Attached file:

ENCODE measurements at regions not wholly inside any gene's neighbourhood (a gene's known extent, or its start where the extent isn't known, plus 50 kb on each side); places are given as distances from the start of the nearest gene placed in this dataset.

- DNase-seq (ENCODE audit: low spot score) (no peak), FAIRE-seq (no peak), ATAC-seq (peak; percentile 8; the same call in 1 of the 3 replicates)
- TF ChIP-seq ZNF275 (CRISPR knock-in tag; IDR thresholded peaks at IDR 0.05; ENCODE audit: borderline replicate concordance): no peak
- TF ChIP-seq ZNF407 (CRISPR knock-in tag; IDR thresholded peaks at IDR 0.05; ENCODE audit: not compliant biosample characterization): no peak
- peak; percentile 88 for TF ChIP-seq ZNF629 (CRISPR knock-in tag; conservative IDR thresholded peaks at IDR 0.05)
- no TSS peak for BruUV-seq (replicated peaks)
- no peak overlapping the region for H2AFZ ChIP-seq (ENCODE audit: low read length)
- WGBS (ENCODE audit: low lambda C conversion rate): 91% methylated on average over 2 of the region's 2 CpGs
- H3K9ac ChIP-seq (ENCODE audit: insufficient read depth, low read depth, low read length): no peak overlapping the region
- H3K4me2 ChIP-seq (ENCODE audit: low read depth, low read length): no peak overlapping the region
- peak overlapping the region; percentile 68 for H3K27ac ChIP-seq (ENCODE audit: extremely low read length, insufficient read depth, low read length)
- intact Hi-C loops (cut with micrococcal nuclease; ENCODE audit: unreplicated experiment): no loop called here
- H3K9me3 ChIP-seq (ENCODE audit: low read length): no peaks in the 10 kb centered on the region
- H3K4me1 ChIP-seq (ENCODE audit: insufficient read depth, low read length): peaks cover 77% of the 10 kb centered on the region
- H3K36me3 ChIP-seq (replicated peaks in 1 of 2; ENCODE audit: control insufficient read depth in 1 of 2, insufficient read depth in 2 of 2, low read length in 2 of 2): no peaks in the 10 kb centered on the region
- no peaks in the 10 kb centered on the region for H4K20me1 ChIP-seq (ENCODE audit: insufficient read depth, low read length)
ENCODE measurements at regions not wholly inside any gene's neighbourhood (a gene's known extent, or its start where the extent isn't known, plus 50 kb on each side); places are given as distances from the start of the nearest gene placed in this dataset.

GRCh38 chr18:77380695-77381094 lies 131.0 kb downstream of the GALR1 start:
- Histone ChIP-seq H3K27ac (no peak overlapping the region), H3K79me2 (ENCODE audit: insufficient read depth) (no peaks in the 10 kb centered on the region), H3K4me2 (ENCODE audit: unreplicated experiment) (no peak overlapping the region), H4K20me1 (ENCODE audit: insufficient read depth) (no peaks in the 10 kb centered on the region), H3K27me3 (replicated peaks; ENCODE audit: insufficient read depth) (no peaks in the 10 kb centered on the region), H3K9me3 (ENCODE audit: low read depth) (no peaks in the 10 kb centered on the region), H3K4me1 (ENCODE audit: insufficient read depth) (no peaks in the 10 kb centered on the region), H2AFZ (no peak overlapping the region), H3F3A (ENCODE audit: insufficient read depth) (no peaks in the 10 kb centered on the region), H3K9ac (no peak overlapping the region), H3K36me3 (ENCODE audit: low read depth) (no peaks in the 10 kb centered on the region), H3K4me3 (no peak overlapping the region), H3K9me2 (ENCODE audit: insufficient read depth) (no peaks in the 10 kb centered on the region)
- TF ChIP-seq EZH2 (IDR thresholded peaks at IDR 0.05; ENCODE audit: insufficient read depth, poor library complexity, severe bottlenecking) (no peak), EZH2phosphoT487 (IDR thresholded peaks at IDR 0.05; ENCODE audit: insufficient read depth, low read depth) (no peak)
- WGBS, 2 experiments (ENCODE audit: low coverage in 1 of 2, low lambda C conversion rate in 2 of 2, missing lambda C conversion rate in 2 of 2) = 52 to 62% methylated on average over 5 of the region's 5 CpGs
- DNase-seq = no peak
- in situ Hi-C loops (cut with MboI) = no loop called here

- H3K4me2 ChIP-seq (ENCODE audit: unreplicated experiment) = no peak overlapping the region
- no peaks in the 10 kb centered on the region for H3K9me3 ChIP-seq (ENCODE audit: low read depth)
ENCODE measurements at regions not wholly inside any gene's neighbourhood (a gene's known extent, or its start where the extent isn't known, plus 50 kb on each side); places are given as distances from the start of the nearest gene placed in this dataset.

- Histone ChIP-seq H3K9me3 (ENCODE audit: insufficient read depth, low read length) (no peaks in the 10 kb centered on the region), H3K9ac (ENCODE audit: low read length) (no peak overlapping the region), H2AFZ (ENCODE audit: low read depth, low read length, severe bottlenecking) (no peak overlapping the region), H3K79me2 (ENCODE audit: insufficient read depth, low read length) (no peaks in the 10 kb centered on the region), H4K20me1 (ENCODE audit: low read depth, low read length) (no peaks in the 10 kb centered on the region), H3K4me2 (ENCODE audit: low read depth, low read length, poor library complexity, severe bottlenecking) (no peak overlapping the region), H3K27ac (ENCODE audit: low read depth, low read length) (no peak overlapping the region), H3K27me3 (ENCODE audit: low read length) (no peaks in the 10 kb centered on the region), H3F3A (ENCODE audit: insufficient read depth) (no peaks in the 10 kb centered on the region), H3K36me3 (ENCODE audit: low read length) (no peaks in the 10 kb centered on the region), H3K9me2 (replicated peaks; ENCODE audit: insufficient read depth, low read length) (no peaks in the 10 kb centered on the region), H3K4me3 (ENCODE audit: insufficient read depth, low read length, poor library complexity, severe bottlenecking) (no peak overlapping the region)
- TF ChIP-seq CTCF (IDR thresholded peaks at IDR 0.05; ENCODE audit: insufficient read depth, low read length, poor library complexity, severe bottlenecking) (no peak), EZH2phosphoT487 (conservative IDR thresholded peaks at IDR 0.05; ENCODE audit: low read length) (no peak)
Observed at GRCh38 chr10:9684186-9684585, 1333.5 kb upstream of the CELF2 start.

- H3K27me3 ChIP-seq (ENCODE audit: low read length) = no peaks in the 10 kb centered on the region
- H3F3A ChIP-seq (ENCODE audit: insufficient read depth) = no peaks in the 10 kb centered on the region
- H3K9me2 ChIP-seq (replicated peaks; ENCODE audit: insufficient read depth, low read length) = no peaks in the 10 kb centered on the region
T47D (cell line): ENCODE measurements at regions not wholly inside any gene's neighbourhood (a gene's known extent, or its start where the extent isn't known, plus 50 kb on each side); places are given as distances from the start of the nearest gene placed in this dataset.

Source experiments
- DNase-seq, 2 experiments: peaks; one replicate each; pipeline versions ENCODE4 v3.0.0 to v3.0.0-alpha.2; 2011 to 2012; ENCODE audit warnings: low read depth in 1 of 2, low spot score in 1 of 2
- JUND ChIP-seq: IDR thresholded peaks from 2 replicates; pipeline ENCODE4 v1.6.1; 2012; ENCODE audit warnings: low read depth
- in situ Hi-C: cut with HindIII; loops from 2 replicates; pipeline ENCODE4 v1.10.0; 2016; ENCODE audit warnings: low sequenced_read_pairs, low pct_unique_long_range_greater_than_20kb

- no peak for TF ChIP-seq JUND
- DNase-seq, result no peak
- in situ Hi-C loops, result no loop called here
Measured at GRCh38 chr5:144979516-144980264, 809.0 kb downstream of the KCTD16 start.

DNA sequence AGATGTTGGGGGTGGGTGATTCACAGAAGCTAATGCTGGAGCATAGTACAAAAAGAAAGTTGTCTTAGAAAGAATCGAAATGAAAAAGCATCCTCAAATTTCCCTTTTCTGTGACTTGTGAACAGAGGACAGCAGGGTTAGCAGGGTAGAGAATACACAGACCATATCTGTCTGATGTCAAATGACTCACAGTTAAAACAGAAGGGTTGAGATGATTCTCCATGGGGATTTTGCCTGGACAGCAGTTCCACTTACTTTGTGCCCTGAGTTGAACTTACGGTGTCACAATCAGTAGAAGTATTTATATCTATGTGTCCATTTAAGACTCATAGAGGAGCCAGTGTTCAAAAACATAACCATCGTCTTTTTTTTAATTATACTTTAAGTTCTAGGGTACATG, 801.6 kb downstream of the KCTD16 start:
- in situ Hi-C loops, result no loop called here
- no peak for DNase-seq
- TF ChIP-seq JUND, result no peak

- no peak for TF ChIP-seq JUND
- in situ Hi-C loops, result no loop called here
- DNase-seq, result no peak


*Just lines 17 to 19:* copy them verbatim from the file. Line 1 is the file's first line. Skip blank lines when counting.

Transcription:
ENCODE measurements at regions not wholly inside any gene's neighbourhood (a gene's known extent, or its start where the extent isn't known, plus 50 kb on each side); places are given as distances from the start of the nearest gene placed in this dataset.

GRCh38 chr18:77380695-77381094 lies 131.0 kb downstream of the GALR1 start:
- Histone ChIP-seq H3K27ac (no peak overlapping the region), H3K79me2 (ENCODE audit: insufficient read depth) (no peaks in the 10 kb centered on the region), H3K4me2 (ENCODE audit: unreplicated experiment) (no peak overlapping the region), H4K20me1 (ENCODE audit: insufficient read depth) (no peaks in the 10 kb centered on the region), H3K27me3 (replicated peaks; ENCODE audit: insufficient read depth) (no peaks in the 10 kb centered on the region), H3K9me3 (ENCODE audit: low read depth) (no peaks in the 10 kb centered on the region), H3K4me1 (ENCODE audit: insufficient read depth) (no peaks in the 10 kb centered on the region), H2AFZ (no peak overlapping the region), H3F3A (ENCODE audit: insufficient read depth) (no peaks in the 10 kb centered on the region), H3K9ac (no peak overlapping the region), H3K36me3 (ENCODE audit: low read depth) (no peaks in the 10 kb centered on the region), H3K4me3 (no peak overlapping the region), H3K9me2 (ENCODE audit: insufficient read depth) (no peaks in the 10 kb centered on the region)